Grievance list

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TV stations will be transformed into "mere passive conduits for their networks' national programming," the National Affiliated Stations Alliance (NASA) warned in its request for a government investigation into the networks' muscle-flexing. NASA submitted a list of alleged violations of FCC rules and "improper network practices."

Alleged rules violations

  • Each of the Big Four networks has unduly restricted the affiliates' ability to preempt network programming. During the 1994 Lillehammer Winter Olympics, CBS required affiliates to carry all of the events the network covered or lose rights to air Olympic games altogether. NBC tried unsuccessfully to impose similar restrictions last year during the first game of the American League Division Series by initially forbidding affiliates from preempting the game for the first 2000 Presidential debate. CBS has also pressured affiliates to clear its low-rated, two-hour The Early Show and refused repeated requests to permit local affiliates to air only one hour of the program so stations can offer local news.
  • Fox has demanded complete control of affiliates' digital TV channels. In addition to violating the "right to refuse" and licensee control requirements, NASA says, Fox's digital mandate violates the prohibition on forced optioning of time to a network and the prohibition against exclusive affiliations that bar stations from accepting other programming.
  • NBC, ABC and Fox are using affiliation agreements to interfere with station sales. NBC in 1999 scared away potential buyers for KRON-TV San Francisco by threatening to strip its affiliation if Chronicle Broadcasting sold to anybody else. New agreements required by ABC and Fox give the nets sole discretion to approve affiliation transfers.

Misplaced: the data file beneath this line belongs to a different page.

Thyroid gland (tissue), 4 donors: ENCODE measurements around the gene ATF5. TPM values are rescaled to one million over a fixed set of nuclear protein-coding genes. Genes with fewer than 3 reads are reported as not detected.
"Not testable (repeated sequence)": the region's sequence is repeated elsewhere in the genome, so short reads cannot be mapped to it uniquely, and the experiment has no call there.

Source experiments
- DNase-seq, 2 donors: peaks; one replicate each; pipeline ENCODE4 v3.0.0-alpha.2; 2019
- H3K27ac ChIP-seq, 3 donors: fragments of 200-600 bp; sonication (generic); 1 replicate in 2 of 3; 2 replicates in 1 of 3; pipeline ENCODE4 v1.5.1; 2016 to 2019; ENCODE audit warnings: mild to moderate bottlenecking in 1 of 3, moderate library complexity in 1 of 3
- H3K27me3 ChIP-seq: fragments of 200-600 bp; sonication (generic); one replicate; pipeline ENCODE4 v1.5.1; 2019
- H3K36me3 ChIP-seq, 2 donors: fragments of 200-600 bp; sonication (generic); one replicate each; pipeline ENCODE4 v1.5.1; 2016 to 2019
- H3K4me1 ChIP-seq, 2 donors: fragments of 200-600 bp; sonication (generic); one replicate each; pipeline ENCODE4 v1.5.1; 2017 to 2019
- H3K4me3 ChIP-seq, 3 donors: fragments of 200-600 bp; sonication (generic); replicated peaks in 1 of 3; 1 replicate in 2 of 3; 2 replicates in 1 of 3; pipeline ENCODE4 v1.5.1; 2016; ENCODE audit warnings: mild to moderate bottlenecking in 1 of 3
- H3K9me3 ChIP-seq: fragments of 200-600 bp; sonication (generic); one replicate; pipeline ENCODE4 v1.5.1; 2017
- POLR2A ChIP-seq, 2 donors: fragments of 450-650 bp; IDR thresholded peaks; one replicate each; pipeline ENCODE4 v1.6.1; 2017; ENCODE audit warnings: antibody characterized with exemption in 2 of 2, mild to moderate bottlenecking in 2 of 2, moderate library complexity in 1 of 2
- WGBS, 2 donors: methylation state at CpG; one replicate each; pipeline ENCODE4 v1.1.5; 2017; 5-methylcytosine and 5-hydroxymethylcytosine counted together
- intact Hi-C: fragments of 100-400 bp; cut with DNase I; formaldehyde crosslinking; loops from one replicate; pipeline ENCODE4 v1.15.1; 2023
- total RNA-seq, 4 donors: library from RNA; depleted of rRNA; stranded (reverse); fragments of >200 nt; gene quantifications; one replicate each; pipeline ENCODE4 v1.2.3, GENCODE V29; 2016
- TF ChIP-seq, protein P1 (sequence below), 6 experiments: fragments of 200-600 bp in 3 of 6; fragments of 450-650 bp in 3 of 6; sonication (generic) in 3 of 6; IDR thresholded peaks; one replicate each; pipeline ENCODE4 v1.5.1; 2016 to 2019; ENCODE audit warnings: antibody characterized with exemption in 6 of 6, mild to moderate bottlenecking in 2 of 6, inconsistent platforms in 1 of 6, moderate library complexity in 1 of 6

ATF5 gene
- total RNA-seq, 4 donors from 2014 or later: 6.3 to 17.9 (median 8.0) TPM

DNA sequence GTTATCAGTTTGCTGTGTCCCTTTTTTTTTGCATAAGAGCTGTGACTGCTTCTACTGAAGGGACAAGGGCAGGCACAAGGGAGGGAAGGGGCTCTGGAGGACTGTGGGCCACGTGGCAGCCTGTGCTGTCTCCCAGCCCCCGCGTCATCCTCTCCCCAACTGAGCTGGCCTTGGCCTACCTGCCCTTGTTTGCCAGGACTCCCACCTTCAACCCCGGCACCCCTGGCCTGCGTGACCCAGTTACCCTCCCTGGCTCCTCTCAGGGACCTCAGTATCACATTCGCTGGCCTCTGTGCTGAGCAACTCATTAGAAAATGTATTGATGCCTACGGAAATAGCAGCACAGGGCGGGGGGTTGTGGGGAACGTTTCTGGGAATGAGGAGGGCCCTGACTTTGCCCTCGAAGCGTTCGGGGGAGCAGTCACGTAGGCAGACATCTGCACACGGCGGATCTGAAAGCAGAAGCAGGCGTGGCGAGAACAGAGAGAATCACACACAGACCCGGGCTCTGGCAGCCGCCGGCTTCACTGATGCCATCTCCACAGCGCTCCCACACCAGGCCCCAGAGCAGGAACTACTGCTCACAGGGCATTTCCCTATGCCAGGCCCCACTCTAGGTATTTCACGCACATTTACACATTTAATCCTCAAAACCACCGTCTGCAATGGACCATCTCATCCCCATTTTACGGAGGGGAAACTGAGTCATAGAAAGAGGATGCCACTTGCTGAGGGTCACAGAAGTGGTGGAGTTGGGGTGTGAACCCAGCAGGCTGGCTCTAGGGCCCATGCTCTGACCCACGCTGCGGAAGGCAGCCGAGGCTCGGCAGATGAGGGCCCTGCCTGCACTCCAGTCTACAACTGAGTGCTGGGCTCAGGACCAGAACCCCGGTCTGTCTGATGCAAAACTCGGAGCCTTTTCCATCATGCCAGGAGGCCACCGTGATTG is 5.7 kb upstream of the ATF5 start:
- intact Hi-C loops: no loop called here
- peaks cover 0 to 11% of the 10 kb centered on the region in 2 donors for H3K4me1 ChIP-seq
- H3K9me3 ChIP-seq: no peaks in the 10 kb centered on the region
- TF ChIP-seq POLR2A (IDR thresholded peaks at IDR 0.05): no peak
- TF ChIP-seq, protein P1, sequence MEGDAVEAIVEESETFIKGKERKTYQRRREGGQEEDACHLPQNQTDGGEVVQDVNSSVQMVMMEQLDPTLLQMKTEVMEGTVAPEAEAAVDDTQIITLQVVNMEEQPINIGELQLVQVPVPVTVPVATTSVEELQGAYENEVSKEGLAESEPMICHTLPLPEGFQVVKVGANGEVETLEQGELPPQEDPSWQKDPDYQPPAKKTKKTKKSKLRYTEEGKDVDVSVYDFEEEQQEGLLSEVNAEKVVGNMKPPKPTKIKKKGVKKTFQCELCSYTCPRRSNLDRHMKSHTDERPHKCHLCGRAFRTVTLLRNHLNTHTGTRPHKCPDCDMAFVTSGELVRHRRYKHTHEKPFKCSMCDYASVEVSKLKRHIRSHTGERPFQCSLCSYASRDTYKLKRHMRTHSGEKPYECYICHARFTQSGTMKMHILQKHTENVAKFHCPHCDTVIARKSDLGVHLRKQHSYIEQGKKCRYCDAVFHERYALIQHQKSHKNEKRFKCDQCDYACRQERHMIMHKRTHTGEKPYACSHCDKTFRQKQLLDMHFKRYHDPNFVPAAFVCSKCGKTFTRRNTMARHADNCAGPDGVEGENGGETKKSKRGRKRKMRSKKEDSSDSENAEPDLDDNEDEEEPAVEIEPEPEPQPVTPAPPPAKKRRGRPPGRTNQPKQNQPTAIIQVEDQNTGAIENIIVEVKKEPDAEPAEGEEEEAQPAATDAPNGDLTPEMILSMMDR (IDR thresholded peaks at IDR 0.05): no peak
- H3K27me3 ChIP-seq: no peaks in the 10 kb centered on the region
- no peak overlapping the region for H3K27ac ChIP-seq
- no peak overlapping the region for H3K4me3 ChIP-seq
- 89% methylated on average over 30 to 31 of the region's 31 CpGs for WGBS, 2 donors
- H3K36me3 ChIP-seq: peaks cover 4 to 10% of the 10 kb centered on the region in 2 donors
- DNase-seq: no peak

Alleged 'Improper' practices

  • The networks are collaborating on news coverage to the detriment of their affiliates. Botched election-night poll reports resulted from network cost-cutting moves, primarily reliance on the Voter News Service (VNS)-the joint venture of the Big Four, CNN and the Associated Press. Similarly, the Big Four created Network News Service in June to pool video footage and are pressuring affiliates to use it rather than independent services like CNN Newsource.
  • The networks are "repurposing" programming, once exclusive to affiliates, on co-owned cable networks and Web sites. "Only CBS and ABC provide their affiliates with any exclusivity," the affiliates say. "CBS has asked to renegotiate this provision, and the exclusivity provided by ABC is highly qualified." The networks are also using their broadcast programming to promote related programming on cable networks. At the end of NFL games, for instance, ABC has urged viewers to turn to ESPN.
  • The networks favor their own stations over affiliates. ABC rejected repeated affiliate requests to move Who Wants to Be a Millionaire? from 9 p.m. to 10 p.m. to use as a lead-in for local news, before relenting during the fourth and last week of sweeps, although ABC's WPVI-TV Philadelphia was permitted to delay the show by an hour a week earlier. The networks' other interests give them too much clout. NBC's investment in Paxson gives the network the ability to threaten affiliates that resist network demands with the prospect of moving the network programming to a Paxson station. - B.McC.

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